This January, you might have heard about some divorces. Perhaps a close friend revealed their impending divorce. Maybe your favorite celebrity just announced that their marriage was coming to an end. Maybe one of your clients has filed for divorce, or maybe you were the one who decided to end a long relationship. Whatever the case, the statistics don’t lie: A recent study shows that divorce filings increase by about 33% from January to March. This shows that while January has a reputation for being the most popular month for divorce, it is actually a three-month period that lasts until March. Why exactly is this? What makes January, February, and March so popular for divorcing spouses to finally call it quits? 

Divorcing During the Holidays is Taboo

One theory is that divorcing during the holiday season is seen as inappropriate by many couples. As a result, they would rather wait a few months until finally announcing that they would like to end their marriage. 

The Holiday Season Can Lead to Many Disputes

During the holiday season, existing tensions within the family can become much more exaggerated and pronounced. During most of the year, the family might actually spend little time together. The children are at school for most of the day, and both parents might be working full-time. But during the holiday, everyone is suddenly forced to interact with each other on a much more frequent basis. Problems might be swept under the rug throughout the rest of the year, but they become impossible to ignore during the holidays.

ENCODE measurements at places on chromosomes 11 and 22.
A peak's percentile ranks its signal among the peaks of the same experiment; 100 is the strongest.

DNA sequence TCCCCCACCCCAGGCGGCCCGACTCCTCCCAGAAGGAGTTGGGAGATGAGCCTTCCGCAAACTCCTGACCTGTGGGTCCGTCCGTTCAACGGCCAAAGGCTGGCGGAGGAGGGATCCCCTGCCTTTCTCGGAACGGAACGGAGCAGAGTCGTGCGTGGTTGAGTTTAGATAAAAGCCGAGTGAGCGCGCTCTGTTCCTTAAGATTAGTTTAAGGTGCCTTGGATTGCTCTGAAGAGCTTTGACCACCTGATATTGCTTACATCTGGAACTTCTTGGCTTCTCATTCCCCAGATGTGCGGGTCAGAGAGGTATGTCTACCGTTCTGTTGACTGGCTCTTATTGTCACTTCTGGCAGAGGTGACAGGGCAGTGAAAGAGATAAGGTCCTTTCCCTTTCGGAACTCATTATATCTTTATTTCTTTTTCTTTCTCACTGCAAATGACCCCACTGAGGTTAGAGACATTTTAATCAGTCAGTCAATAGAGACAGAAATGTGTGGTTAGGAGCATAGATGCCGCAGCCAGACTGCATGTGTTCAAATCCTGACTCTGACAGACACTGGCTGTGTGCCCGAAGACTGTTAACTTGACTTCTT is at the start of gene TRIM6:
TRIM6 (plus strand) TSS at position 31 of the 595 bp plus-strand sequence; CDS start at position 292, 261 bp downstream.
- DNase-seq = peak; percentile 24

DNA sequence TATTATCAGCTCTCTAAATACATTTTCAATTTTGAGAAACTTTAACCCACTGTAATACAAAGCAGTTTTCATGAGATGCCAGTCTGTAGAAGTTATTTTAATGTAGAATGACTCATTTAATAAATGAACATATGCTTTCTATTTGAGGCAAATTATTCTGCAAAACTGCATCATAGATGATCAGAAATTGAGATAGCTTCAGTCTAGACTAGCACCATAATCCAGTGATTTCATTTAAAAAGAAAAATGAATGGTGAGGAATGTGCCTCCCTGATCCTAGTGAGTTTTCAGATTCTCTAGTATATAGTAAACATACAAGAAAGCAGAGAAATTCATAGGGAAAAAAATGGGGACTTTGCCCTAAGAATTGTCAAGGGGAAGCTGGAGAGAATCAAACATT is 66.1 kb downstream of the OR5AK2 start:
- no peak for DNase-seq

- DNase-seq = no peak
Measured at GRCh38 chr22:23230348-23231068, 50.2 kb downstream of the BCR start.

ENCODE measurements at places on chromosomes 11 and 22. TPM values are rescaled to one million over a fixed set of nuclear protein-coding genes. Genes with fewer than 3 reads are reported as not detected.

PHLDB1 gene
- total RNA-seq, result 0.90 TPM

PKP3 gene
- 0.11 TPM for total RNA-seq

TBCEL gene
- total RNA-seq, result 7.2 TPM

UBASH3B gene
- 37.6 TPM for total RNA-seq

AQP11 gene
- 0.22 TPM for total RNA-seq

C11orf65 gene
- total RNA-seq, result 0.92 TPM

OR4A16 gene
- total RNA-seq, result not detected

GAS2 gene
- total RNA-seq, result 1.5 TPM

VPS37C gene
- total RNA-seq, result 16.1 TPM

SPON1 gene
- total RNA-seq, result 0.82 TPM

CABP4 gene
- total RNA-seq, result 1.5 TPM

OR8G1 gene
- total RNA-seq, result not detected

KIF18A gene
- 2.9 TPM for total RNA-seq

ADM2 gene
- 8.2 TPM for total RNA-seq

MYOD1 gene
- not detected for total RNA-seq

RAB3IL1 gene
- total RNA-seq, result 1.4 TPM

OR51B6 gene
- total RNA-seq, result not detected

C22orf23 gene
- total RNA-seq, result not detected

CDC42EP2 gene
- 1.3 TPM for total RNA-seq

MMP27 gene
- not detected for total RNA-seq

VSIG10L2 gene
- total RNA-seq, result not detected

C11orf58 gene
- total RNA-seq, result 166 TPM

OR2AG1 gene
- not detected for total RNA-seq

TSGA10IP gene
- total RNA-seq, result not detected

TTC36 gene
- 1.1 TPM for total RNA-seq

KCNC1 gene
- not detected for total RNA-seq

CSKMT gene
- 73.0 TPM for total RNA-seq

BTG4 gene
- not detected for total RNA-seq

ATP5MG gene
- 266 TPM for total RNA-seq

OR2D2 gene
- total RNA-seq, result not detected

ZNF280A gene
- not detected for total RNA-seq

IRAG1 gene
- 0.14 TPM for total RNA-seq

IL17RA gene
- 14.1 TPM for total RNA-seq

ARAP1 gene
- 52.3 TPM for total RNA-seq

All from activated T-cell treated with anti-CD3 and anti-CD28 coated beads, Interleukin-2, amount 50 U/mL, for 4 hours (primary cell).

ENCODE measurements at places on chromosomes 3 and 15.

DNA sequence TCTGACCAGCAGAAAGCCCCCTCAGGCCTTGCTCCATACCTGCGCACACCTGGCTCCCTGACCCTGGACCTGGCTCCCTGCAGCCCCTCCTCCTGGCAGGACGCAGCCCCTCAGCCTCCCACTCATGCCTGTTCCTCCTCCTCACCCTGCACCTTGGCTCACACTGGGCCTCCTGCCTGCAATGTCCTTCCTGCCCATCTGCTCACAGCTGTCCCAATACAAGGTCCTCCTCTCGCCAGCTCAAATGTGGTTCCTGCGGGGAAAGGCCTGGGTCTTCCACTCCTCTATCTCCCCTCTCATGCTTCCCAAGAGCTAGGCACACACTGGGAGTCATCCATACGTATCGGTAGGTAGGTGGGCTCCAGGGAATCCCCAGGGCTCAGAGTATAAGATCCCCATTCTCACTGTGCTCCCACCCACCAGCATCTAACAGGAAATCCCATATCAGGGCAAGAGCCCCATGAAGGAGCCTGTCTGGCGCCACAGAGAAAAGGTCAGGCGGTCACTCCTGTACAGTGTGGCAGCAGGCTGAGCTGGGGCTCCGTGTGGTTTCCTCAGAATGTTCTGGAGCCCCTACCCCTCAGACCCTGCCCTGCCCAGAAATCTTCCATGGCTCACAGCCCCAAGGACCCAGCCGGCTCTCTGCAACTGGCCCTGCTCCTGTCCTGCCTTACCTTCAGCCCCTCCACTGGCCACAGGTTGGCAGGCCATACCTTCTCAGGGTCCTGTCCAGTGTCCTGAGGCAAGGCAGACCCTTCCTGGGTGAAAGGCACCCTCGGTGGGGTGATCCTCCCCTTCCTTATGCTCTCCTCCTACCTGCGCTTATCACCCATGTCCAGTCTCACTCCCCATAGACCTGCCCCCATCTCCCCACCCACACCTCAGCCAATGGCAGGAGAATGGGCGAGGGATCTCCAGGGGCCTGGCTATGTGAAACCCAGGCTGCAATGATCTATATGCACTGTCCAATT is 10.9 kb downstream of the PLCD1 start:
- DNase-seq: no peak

Perhaps most notably, financial pressures can lead to serious arguments during the holiday season. A significant portion of divorces are caused by money-related disputes, and these disputes are much more common during the holidays. As couples emerge from periods of spending, arguments may follow when the credit card statement finally sinks in. As a result, divorces become more common during January and the following few months. 

Holidays may also represent a “last chance” for couples on thin ice. They may choose to see how this season goes before making the final decision about divorce. If they can improve their situation with a memorable and enjoyable holiday season, they might call off the divorce. If this fails, however, divorce is the only viable decision. 

Filing in January Simplifies Taxes

Filing in January is also a smart choice because it simplifies your taxes at the end of the year. By starting the year as a single person, your taxes become much more streamlined. You will not have to calculate when you were earning money as a family and when you were earning money as a single adult. 

Other spouses wait until January because they can move forward confidently after filing their taxes. Once they have dealt with their taxes, they have a better idea of their own financial situation. This lets them approach divorce with more financial information, allowing them to pursue more appropriate results when it comes to spousal support, child support, and property division.